4. Small Intestinal Cancers

  1. Janusz Jankowski MB ChB, MSc, MD, PhD, FRCP, FACG, AGAF2,3,4 and
  2. Ernest Hawk MD, MPH5
  1. Nadir Arber and
  2. Menachem Moshkowitz

Published Online: 15 NOV 2012

DOI: 10.1002/9781118423318.ch4

Handbook of Gastrointestinal Cancer

Handbook of Gastrointestinal Cancer

How to Cite

Arber, N. and Moshkowitz, M. (2012) Small Intestinal Cancers, in Handbook of Gastrointestinal Cancer (eds J. Jankowski and E. Hawk), John Wiley & Sons, Inc., Hoboken, NJ, USA. doi: 10.1002/9781118423318.ch4

Editor Information

  1. 2

    Sir James Black Professor of Gastrointestinal Biology and Trials, Centre for Digestive Diseases, Barts and Th e London School of Medicine and Dentistry, London, UK

  2. 3

    Consultant Gastroenterologist, University Hospitals of Leicester, Leicester, UK

  3. 4

    James Black Senior Fellow, University of Oxford, Oxford, UK

  4. 5

    Vice President and Division Head, Division of Cancer Prevention & Population Sciences, Boone Pickens Distinguished Chair for Early Prevention of Cancer, The University of Texas MD Anderson Cancer Center, Houston, TX, USA

Author Information

  1. Tel Aviv Medical Center and Tel Aviv University, Tel Aviv, Israel

Publication History

  1. Published Online: 15 NOV 2012
  2. Published Print: 12 JUL 2012

ISBN Information

Print ISBN: 9780470656242

Online ISBN: 9781118423318

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Keywords:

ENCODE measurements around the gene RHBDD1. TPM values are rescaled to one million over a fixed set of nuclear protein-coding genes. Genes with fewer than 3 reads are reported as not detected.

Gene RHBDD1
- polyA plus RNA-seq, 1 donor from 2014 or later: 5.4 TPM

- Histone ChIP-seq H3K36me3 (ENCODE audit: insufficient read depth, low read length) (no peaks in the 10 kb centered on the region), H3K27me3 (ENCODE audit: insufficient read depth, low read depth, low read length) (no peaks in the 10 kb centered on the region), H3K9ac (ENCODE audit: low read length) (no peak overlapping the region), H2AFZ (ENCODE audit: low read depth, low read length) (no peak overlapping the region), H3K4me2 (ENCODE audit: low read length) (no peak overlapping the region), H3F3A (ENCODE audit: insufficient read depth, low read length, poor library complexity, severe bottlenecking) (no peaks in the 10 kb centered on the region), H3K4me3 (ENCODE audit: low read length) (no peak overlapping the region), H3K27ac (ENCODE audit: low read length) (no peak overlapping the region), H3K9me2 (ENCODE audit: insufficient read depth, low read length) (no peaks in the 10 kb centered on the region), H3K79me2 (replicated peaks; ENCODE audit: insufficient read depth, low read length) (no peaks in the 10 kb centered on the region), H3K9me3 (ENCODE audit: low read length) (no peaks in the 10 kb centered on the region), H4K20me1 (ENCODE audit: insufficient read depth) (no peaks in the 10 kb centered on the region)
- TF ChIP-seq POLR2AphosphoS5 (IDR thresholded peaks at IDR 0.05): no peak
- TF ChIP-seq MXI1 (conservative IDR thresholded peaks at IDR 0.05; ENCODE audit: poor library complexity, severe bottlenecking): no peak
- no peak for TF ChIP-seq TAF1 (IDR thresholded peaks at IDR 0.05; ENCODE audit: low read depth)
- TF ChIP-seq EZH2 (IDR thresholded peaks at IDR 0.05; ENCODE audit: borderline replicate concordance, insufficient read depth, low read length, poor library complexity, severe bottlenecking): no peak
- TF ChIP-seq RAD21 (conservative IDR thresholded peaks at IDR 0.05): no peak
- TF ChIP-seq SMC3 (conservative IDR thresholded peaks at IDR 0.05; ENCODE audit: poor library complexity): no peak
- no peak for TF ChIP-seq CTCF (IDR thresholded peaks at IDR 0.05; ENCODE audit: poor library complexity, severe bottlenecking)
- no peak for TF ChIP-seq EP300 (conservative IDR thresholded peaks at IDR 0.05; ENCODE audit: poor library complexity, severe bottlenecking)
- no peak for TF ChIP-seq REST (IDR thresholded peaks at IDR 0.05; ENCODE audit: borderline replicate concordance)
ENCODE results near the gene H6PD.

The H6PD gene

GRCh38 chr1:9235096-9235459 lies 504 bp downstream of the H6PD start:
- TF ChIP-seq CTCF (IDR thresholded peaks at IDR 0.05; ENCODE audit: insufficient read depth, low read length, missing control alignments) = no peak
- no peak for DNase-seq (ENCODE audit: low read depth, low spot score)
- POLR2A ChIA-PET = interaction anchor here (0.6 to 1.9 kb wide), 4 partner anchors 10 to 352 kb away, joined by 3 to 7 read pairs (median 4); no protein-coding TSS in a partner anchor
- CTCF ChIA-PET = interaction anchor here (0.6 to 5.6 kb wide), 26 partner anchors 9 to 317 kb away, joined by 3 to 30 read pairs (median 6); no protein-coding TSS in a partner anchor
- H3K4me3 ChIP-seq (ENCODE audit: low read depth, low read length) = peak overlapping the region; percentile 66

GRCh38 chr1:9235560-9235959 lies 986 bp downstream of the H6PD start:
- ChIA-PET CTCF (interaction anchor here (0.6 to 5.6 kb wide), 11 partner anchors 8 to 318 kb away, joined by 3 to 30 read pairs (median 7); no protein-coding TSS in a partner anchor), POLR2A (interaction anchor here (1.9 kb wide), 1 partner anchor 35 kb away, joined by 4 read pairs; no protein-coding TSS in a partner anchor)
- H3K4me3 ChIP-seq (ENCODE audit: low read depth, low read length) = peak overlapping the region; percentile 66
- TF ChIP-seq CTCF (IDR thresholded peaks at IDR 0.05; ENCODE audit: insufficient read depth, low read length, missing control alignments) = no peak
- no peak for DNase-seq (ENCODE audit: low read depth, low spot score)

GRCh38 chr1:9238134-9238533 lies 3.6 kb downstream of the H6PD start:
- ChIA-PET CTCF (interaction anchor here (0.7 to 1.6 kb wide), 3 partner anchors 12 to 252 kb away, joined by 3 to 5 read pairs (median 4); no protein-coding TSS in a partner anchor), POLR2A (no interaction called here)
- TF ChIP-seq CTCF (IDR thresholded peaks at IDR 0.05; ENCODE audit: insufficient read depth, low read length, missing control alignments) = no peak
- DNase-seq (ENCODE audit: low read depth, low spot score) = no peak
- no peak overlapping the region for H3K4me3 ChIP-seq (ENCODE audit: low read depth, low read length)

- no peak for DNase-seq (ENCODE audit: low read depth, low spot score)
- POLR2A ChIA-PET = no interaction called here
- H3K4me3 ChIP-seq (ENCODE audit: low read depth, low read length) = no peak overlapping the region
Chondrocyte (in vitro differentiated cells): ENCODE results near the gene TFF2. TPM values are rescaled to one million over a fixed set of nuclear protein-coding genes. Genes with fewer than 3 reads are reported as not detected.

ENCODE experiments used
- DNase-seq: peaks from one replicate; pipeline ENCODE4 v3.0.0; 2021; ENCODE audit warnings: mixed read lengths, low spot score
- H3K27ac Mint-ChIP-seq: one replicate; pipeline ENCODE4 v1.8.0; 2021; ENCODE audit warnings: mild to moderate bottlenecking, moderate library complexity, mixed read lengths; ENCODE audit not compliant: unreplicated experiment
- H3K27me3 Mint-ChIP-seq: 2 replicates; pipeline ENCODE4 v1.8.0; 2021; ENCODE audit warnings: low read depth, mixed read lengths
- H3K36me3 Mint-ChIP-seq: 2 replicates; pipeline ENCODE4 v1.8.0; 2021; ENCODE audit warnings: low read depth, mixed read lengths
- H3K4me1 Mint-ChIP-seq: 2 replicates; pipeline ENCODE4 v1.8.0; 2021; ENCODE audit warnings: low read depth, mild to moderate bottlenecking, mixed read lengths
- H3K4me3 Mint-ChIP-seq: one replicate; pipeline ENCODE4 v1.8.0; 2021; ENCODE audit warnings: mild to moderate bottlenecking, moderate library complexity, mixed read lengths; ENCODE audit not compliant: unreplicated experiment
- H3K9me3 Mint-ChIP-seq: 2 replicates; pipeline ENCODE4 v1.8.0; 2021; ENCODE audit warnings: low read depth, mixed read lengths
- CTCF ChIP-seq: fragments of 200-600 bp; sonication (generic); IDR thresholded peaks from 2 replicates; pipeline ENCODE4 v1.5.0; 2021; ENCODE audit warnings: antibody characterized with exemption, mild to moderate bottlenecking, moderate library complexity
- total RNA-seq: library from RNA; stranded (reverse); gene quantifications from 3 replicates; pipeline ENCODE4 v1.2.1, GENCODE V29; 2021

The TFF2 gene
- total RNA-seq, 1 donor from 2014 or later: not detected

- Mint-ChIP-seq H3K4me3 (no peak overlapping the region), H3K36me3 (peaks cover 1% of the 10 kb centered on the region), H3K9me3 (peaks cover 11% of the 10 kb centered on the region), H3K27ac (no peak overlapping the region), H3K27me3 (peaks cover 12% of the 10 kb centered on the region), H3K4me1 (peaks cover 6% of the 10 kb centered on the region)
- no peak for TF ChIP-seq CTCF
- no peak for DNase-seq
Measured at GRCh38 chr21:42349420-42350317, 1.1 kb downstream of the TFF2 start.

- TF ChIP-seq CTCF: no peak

• Adenocarcinoma;
  • CT scan;
  • endoscopy;
  • enteroscopy;
  • GIST;
  • lymphoma;
  • MALToma;
  • neuroendocrine tumors;
  • sarcomas

Summary

Small bowel tumors are extremely rare and account for only 2% of all gastrointestinal malignancies. Approximately one-third of the tumors are benign and two-thirds are malignant at the time of diagnosis.

Adenocarcinoma is the most common malignancy accounting for 40% of primary small bowel neoplasms. Other tumors are as follows: neuroendocrine tumors (carcinoid), 20--40%; lymphomas, 14%; and sarcomas, 11--13%.

Small bowel tumors are usually asymptomatic in the early stages, but eventually patients develop symptoms due to progression of the disease. The most frequent presenting symptoms are abdominal pain, nausea, vomiting, and intestinal obstruction.

The diagnostic strategies for detecting small tumors include conventional noninvasive imaging modalities (small bowel barium series, enteroclysis, CT scan, and MRI), as well as endoscopic modalities (push enteroscopy, double-balloon enteroscopy, and video-capsule endoscopy). The later newer techniques had improved the diagnostic accuracy of detecting small bowel tumors.